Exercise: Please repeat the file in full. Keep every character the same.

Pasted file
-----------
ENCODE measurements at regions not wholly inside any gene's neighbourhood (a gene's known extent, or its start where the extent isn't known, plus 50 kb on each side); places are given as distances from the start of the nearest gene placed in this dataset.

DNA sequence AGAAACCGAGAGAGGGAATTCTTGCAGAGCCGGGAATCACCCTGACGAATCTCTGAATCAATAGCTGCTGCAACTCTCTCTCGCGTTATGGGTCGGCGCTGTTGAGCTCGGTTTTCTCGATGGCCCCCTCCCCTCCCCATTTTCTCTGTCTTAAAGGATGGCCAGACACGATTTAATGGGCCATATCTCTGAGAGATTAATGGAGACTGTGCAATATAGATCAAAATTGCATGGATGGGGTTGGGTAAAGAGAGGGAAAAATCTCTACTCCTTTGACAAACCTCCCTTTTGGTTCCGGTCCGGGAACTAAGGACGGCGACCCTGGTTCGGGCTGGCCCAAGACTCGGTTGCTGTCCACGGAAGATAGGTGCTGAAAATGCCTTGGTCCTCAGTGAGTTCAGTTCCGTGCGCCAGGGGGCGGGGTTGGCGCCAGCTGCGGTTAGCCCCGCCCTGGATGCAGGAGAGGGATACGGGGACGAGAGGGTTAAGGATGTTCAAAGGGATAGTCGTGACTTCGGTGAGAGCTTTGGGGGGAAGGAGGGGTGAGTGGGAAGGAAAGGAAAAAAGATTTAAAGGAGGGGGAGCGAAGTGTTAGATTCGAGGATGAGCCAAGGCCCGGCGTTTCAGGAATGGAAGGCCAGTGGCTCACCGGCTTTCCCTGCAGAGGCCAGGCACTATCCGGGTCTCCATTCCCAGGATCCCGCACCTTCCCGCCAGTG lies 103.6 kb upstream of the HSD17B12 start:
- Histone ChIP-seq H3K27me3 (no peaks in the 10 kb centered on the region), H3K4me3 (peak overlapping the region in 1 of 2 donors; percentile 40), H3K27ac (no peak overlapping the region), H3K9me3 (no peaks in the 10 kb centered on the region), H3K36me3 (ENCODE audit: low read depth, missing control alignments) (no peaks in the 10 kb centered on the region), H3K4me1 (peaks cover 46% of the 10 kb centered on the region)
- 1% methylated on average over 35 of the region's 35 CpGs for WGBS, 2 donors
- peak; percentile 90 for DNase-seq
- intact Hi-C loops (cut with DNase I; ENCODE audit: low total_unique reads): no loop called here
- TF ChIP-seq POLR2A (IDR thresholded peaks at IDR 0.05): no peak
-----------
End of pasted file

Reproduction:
ENCODE measurements at regions not wholly inside any gene's neighbourhood (a gene's known extent, or its start where the extent isn't known, plus 50 kb on each side); places are given as distances from the start of the nearest gene placed in this dataset.

DNA sequence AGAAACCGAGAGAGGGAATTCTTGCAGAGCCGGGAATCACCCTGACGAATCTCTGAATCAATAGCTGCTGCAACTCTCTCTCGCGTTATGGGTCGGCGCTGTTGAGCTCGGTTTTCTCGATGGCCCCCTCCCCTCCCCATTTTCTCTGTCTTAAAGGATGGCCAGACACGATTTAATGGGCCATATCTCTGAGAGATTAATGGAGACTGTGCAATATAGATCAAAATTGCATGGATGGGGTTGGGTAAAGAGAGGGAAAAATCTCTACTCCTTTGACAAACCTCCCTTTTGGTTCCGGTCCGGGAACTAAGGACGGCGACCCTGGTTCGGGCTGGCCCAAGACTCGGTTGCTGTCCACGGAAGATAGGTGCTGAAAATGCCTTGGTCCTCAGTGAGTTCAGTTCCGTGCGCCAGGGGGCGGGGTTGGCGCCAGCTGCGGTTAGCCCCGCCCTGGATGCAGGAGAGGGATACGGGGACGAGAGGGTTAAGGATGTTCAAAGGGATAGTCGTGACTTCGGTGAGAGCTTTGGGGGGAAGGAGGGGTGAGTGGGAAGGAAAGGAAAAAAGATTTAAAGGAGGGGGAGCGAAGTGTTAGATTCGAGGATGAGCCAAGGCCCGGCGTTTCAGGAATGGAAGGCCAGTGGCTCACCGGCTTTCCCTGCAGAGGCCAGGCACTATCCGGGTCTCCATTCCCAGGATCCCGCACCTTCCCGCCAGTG lies 103.6 kb upstream of the HSD17B12 start:
- Histone ChIP-seq H3K27me3 (no peaks in the 10 kb centered on the region), H3K4me3 (peak overlapping the region in 1 of 2 donors; percentile 40), H3K27ac (no peak overlapping the region), H3K9me3 (no peaks in the 10 kb centered on the region), H3K36me3 (ENCODE audit: low read depth, missing control alignments) (no peaks in the 10 kb centered on the region), H3K4me1 (peaks cover 46% of the 10 kb centered on the region)
- 1% methylated on average over 35 of the region's 35 CpGs for WGBS, 2 donors
- peak; percentile 90 for DNase-seq
- intact Hi-C loops (cut with DNase I; ENCODE audit: low total_unique reads): no loop called here
- TF ChIP-seq POLR2A (IDR thresholded peaks at IDR 0.05): no peak